Dec 11, 2012
Too often we forget to think about the people who have been our teachers throughout our lives. This can be easy to do since we are constantly learning and growing based on those we run across and those we interact with. But sometimes there are the mentors that come into our lives, teach us something specific and then move on to their next adventure. A recent event has me thinking about the impact of people when they imprint on another person, making a soul connection that moves with them into the fabric of a person’s life.
I found out last night that one of my teachers from high school passed away this weekend. That statement would be misleading if I left it as just that because Roger Anderson was more than a teacher. He was my theater teacher, coach, director and supporter in school. He was this incredibly moving individual that would take in kids, act as if he didn’t like them and then shower them with love in his own way. He would tell us we sucked and then chuckle under his breath. He would crack jokes at us and would laugh when we tried to poke fun back at him. He had the highest of expectations of his students and treated us like we were professionals that were new to the business. He saw in me what I didn’t see in myself but was silently hoping someone could. He did.
I remember the first play to the last. I remember standing on stage and listening to him coach me and the anxiety that I had in the pit of my stomach. I remember sitting on the edge of the stage and listening to him talk about how we were better than the average high school theater. It is those very memories that have served me so much in my life.
High school was one of the best times in my life. I found much of who I was to become in that little theater on that campus. I got to be a part of a vision, and learn how to make it become reality. I got to go to Ashland and sit in theaters to watch professional do their craft and learn. I got to be a part of something larger than myself and learn how to be a part of a real team.
Today I think of who I am and what I have become. I think about my ability to think in frames, like a play, that helps me to write my visions out. I also see my interactions with the kids I counsel the same way, like a improve session that has a framework and a projected outcome. One of the frequent comments I have gotten in my 16 year career in this field is that I think quick, am very good with my words and creative in my approach. Makes sense, doesn’t it?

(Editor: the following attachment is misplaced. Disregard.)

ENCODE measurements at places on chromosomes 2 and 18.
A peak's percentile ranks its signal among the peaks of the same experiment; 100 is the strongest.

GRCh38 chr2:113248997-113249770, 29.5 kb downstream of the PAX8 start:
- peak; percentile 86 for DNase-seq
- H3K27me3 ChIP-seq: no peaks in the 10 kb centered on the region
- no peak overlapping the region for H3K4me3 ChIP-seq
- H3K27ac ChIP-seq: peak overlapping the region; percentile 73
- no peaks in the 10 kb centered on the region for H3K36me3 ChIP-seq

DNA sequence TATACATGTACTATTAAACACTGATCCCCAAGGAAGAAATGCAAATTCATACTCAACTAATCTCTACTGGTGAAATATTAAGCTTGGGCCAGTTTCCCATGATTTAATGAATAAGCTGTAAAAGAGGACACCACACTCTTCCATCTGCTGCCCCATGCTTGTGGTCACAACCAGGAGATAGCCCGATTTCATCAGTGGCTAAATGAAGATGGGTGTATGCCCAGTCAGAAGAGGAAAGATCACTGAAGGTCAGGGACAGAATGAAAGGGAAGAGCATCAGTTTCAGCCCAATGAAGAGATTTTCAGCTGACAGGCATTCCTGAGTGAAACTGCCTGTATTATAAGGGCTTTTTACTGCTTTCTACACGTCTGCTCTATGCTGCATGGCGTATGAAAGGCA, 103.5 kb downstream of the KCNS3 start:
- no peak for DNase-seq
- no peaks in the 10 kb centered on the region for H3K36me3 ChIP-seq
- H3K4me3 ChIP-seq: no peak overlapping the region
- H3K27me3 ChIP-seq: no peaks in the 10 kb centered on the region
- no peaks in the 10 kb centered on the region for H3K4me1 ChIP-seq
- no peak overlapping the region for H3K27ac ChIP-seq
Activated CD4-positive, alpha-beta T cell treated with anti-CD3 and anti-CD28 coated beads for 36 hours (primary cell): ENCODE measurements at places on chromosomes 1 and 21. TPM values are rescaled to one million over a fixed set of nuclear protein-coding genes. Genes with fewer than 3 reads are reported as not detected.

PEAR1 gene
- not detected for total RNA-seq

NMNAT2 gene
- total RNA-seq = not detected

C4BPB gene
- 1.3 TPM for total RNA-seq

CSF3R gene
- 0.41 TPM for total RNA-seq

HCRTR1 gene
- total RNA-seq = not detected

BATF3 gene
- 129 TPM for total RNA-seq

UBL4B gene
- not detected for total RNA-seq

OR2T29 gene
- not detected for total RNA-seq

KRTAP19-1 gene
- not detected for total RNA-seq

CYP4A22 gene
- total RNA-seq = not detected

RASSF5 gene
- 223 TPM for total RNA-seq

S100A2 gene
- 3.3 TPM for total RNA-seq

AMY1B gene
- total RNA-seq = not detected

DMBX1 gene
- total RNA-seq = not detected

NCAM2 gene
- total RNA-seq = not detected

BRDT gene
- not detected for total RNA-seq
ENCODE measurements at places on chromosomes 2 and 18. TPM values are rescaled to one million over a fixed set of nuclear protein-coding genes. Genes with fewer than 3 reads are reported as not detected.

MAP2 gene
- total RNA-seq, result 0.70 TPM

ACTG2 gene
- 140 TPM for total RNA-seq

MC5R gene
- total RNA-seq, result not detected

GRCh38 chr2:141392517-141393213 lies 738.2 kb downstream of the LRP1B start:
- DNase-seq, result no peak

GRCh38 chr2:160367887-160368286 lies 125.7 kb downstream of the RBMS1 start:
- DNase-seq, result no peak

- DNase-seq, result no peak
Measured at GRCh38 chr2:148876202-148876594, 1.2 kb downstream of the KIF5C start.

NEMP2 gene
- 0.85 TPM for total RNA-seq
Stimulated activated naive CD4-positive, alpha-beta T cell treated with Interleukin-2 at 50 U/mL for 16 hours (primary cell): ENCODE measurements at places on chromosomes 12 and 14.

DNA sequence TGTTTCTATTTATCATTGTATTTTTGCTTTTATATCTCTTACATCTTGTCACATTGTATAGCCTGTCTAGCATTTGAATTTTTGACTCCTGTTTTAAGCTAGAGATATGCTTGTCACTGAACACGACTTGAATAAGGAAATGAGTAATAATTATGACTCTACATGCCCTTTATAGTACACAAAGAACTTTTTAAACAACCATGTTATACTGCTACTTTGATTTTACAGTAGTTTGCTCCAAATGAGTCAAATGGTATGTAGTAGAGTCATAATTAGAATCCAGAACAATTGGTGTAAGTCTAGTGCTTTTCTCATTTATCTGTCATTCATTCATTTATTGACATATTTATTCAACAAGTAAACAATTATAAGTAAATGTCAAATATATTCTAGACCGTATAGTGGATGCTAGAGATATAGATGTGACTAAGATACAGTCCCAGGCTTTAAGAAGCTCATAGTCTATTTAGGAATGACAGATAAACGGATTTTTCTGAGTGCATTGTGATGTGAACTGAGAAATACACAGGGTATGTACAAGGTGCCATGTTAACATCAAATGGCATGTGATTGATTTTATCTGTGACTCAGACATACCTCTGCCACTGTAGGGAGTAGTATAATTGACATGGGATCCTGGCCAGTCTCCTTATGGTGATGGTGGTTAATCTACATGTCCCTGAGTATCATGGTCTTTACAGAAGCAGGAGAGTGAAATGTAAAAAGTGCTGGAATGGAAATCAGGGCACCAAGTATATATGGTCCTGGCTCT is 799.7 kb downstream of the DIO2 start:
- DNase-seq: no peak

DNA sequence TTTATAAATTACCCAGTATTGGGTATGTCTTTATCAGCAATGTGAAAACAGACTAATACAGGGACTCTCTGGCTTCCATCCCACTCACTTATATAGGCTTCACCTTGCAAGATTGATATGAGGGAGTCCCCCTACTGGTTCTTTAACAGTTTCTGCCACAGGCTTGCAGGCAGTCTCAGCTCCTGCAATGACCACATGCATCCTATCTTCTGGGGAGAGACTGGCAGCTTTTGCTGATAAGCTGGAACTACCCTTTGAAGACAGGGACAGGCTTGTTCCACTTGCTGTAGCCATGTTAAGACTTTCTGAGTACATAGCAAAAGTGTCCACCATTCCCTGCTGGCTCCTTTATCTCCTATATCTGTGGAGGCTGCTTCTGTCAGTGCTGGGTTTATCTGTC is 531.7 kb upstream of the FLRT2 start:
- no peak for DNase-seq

And I have gotten to fulfill one of my passions and become an author. I got to become a published author, travel and speak to people…. Teach people some of the skills that I write about. It has been an incredible adventure.
Learning how to harness confidence and speak with conviction is a skill I learned from my high school experience. I never took public speaking classes, I took to the stage and listened to a tall, bald headed white guy tell me how to be authentic in my presentation. It served me well.
Part of being a spiritual person comes with the realization that all things are about the cycle of life, about growth, about the lessons and that divinity runs through all of us. We are of the Gods and therefore we are Gods and Goddesses. Today I know this to be true.
When I think about Mr. Anderson, I think about the incredible spiritual message he gave to me. He was one of the trainers of my future, bringing me into my own and helping me to find confidence when I was so removed from it. He made the world my stage.
Mr. Anderson was divine in his mission, in his approach, in his flesh and in his spirit. He shared what he had with those who came seeking it, and sometimes with those who did not. He took no excuses, he did not accept anything lower than the best and he demanded a respect for the art of the theater and of life. He was an example of what it means to motivate people to be their best self. I wasn’t the best actress, but that was OK because I had heart.
So today is a reminder not to forget those people that help to build you into your best self. It might be a family member, friend, co-worker, mentor or teacher. It could be the person you least expect to have an impact on your life, forever changing your ideas about the world. It could be the middle aged teacher in a little, under funded theater inside of a regular school… teaching life lessons behind a clip board.
Take a moment to thank those people. Tell those people the impact they have had on your life if you can. Honor their memory. Share the sacredness that was given to you with others.
And I will add Mr. Anderson onto my list of ancestors that impacted my life greatly. I will send a special prayer to my mother to make him some of her fried chicken that he loved. And I will remind her that he needs a “chicken bone bag” to go with it. I hope he tells her some of his lame jokes to make her laugh and they can keep each other company.
Thank you Mr. Anderson for helping me manifest my life today.